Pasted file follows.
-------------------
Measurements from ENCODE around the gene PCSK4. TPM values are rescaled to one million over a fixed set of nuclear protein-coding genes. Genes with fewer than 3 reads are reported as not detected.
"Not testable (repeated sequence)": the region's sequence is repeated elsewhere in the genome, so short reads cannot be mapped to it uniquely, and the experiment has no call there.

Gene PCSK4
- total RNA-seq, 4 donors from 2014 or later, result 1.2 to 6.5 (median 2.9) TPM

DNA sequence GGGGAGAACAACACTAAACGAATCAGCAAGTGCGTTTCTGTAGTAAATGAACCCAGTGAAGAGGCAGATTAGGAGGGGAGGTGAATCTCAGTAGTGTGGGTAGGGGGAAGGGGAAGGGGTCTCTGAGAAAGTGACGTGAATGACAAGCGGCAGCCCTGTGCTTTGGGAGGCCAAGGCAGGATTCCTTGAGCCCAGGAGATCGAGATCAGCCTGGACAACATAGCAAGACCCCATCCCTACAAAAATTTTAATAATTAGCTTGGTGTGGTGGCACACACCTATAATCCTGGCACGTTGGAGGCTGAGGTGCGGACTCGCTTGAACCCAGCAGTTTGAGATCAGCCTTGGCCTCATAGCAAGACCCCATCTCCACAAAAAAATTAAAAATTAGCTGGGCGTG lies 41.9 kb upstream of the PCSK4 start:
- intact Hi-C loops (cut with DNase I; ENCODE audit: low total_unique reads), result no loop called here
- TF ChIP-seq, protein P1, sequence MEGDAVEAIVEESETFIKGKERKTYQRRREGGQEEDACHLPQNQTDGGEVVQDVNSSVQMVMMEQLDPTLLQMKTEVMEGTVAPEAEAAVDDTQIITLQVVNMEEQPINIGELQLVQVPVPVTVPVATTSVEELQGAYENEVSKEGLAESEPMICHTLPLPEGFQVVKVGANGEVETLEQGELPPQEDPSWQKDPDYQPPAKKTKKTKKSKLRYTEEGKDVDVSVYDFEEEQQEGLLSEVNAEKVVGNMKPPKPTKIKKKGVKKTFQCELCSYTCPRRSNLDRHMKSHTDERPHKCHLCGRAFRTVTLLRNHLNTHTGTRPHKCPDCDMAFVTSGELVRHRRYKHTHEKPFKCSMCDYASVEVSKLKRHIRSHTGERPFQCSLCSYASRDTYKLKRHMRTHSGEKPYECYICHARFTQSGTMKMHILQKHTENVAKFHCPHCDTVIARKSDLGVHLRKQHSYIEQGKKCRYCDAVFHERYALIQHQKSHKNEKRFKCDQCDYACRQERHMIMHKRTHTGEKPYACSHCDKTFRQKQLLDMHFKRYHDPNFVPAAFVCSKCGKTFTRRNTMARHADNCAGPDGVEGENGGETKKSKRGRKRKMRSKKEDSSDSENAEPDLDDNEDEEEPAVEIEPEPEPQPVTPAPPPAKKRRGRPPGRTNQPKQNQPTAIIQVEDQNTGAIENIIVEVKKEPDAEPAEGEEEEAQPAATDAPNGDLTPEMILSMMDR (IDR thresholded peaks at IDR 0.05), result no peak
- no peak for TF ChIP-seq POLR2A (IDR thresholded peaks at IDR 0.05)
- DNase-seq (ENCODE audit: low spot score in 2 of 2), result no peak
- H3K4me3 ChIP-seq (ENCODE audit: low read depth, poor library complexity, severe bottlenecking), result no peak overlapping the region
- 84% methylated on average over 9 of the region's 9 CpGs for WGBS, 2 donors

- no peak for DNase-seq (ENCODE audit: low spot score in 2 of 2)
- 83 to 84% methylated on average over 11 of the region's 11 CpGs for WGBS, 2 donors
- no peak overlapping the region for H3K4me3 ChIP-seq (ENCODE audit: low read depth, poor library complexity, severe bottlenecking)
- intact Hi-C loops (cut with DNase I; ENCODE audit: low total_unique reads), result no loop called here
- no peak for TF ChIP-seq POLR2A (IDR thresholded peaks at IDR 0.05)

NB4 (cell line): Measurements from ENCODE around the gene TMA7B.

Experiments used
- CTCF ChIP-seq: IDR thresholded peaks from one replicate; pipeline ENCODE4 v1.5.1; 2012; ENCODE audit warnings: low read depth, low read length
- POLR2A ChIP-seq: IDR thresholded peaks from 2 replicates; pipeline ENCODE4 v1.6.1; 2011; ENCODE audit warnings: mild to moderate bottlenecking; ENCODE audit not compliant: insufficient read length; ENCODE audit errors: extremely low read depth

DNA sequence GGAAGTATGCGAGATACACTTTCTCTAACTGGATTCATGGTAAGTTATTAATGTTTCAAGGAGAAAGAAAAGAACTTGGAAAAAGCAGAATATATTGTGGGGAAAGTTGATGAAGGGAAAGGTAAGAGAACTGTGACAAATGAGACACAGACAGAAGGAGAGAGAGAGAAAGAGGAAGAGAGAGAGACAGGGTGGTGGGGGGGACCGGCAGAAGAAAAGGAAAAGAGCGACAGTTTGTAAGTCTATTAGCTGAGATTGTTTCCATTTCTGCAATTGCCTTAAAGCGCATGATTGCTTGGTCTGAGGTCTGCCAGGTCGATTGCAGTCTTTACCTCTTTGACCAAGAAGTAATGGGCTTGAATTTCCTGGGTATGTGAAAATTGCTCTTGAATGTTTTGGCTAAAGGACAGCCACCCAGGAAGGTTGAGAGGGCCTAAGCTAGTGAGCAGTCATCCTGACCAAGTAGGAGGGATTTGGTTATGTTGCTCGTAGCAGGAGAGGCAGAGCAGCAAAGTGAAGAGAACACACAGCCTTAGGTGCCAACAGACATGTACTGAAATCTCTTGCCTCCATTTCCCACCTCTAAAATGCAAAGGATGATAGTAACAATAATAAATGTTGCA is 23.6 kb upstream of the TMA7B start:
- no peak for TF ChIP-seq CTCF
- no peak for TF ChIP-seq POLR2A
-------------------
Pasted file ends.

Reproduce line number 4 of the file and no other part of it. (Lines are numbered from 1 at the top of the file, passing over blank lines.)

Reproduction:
- total RNA-seq, 4 donors from 2014 or later, result 1.2 to 6.5 (median 2.9) TPM